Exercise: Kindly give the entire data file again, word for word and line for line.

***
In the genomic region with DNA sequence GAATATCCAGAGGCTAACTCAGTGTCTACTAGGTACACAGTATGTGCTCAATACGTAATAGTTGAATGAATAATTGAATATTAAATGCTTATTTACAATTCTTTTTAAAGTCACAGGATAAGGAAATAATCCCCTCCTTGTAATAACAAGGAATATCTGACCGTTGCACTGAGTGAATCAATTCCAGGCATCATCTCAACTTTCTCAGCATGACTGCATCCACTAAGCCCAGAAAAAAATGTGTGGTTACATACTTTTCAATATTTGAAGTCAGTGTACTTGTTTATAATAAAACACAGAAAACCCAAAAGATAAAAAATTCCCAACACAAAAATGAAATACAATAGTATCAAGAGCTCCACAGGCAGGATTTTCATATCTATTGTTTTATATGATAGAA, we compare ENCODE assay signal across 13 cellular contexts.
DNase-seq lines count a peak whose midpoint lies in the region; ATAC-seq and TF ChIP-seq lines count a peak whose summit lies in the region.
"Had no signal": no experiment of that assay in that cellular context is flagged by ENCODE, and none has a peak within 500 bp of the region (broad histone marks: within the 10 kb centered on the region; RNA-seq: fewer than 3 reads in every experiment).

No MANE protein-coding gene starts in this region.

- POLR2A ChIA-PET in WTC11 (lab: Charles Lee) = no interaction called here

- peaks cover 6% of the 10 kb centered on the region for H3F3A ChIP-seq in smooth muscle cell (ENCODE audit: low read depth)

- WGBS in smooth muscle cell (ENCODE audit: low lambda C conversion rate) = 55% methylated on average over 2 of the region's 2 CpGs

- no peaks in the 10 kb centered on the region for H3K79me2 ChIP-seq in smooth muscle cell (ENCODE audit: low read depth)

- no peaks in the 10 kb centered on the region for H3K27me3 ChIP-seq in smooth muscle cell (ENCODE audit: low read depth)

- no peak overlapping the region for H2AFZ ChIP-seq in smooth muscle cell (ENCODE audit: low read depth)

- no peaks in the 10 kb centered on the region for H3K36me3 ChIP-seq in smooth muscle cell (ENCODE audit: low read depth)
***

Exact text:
In the genomic region with DNA sequence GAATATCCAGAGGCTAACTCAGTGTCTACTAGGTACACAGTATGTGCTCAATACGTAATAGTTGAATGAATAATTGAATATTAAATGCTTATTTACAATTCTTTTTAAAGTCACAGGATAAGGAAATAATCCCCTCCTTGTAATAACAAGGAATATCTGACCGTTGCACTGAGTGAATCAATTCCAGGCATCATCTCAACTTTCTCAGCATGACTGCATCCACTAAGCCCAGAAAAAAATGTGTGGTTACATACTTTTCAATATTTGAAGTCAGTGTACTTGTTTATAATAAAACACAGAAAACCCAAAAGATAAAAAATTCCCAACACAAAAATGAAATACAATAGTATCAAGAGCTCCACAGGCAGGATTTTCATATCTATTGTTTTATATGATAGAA, we compare ENCODE assay signal across 13 cellular contexts.
DNase-seq lines count a peak whose midpoint lies in the region; ATAC-seq and TF ChIP-seq lines count a peak whose summit lies in the region.
"Had no signal": no experiment of that assay in that cellular context is flagged by ENCODE, and none has a peak within 500 bp of the region (broad histone marks: within the 10 kb centered on the region; RNA-seq: fewer than 3 reads in every experiment).

No MANE protein-coding gene starts in this region.

- POLR2A ChIA-PET in WTC11 (lab: Charles Lee) = no interaction called here

- peaks cover 6% of the 10 kb centered on the region for H3F3A ChIP-seq in smooth muscle cell (ENCODE audit: low read depth)

- WGBS in smooth muscle cell (ENCODE audit: low lambda C conversion rate) = 55% methylated on average over 2 of the region's 2 CpGs

- no peaks in the 10 kb centered on the region for H3K79me2 ChIP-seq in smooth muscle cell (ENCODE audit: low read depth)

- no peaks in the 10 kb centered on the region for H3K27me3 ChIP-seq in smooth muscle cell (ENCODE audit: low read depth)

- no peak overlapping the region for H2AFZ ChIP-seq in smooth muscle cell (ENCODE audit: low read depth)

- no peaks in the 10 kb centered on the region for H3K36me3 ChIP-seq in smooth muscle cell (ENCODE audit: low read depth)